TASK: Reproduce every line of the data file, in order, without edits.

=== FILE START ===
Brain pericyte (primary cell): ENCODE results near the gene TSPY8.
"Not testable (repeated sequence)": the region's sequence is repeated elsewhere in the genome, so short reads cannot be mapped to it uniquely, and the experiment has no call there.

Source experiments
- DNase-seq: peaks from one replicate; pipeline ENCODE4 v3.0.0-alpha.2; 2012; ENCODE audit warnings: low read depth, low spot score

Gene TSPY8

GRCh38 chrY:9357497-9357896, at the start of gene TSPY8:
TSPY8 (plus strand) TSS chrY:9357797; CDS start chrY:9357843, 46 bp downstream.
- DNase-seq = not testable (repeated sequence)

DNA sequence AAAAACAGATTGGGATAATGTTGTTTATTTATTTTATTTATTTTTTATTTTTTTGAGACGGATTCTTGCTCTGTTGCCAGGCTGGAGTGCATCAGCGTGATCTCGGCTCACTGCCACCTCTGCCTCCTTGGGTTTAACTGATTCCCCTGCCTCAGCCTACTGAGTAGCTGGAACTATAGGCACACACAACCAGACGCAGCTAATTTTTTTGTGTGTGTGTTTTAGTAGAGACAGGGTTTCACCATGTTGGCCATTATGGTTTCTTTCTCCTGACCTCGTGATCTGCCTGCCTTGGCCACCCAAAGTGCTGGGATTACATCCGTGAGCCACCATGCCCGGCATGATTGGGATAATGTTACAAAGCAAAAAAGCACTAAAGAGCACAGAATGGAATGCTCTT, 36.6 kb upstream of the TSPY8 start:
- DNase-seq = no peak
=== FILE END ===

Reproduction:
Brain pericyte (primary cell): ENCODE results near the gene TSPY8.
"Not testable (repeated sequence)": the region's sequence is repeated elsewhere in the genome, so short reads cannot be mapped to it uniquely, and the experiment has no call there.

Source experiments
- DNase-seq: peaks from one replicate; pipeline ENCODE4 v3.0.0-alpha.2; 2012; ENCODE audit warnings: low read depth, low spot score

Gene TSPY8

GRCh38 chrY:9357497-9357896, at the start of gene TSPY8:
TSPY8 (plus strand) TSS chrY:9357797; CDS start chrY:9357843, 46 bp downstream.
- DNase-seq = not testable (repeated sequence)

DNA sequence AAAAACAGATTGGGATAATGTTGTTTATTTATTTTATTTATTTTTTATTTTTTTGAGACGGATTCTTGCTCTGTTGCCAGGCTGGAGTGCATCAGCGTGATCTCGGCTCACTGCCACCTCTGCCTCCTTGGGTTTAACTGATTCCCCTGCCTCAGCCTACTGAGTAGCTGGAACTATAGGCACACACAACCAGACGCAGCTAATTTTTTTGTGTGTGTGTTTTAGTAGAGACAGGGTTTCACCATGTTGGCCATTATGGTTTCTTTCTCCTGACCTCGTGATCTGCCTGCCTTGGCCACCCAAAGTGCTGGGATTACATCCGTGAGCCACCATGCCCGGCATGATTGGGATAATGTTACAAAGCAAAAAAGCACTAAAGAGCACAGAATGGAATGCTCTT, 36.6 kb upstream of the TSPY8 start:
- DNase-seq = no peak